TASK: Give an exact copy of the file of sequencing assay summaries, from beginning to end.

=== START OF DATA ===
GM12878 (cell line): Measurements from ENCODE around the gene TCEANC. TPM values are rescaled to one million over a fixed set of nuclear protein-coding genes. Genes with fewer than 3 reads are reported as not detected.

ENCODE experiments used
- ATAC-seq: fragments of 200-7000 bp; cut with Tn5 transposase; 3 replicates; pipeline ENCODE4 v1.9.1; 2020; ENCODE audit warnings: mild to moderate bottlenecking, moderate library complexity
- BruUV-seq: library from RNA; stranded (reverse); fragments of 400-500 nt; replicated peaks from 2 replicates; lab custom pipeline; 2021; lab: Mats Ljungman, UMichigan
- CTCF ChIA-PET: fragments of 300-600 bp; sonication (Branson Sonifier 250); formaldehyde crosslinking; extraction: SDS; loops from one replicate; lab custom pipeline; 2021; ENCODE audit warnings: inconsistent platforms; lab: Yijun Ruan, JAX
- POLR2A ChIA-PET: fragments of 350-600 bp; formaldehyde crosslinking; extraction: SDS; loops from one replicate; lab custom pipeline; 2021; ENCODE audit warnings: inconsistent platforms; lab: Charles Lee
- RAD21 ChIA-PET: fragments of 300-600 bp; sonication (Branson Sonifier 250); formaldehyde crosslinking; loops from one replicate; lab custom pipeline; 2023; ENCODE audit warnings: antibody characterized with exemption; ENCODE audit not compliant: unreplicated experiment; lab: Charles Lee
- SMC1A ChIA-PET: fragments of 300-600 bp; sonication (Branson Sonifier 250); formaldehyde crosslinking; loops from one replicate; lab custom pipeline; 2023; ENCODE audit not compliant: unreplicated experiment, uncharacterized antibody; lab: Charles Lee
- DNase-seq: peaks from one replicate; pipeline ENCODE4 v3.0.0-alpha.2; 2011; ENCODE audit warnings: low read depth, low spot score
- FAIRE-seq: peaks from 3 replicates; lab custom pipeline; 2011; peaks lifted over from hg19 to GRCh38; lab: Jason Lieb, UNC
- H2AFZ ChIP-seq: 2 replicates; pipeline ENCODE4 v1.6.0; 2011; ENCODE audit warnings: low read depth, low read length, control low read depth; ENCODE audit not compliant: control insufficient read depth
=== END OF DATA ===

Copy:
GM12878 (cell line): Measurements from ENCODE around the gene TCEANC. TPM values are rescaled to one million over a fixed set of nuclear protein-coding genes. Genes with fewer than 3 reads are reported as not detected.

ENCODE experiments used
- ATAC-seq: fragments of 200-7000 bp; cut with Tn5 transposase; 3 replicates; pipeline ENCODE4 v1.9.1; 2020; ENCODE audit warnings: mild to moderate bottlenecking, moderate library complexity
- BruUV-seq: library from RNA; stranded (reverse); fragments of 400-500 nt; replicated peaks from 2 replicates; lab custom pipeline; 2021; lab: Mats Ljungman, UMichigan
- CTCF ChIA-PET: fragments of 300-600 bp; sonication (Branson Sonifier 250); formaldehyde crosslinking; extraction: SDS; loops from one replicate; lab custom pipeline; 2021; ENCODE audit warnings: inconsistent platforms; lab: Yijun Ruan, JAX
- POLR2A ChIA-PET: fragments of 350-600 bp; formaldehyde crosslinking; extraction: SDS; loops from one replicate; lab custom pipeline; 2021; ENCODE audit warnings: inconsistent platforms; lab: Charles Lee
- RAD21 ChIA-PET: fragments of 300-600 bp; sonication (Branson Sonifier 250); formaldehyde crosslinking; loops from one replicate; lab custom pipeline; 2023; ENCODE audit warnings: antibody characterized with exemption; ENCODE audit not compliant: unreplicated experiment; lab: Charles Lee
- SMC1A ChIA-PET: fragments of 300-600 bp; sonication (Branson Sonifier 250); formaldehyde crosslinking; loops from one replicate; lab custom pipeline; 2023; ENCODE audit not compliant: unreplicated experiment, uncharacterized antibody; lab: Charles Lee
- DNase-seq: peaks from one replicate; pipeline ENCODE4 v3.0.0-alpha.2; 2011; ENCODE audit warnings: low read depth, low spot score
- FAIRE-seq: peaks from 3 replicates; lab custom pipeline; 2011; peaks lifted over from hg19 to GRCh38; lab: Jason Lieb, UNC
- H2AFZ ChIP-seq: 2 replicates; pipeline ENCODE4 v1.6.0; 2011; ENCODE audit warnings: low read depth, low read length, control low read depth; ENCODE audit not compliant: control insufficient read depth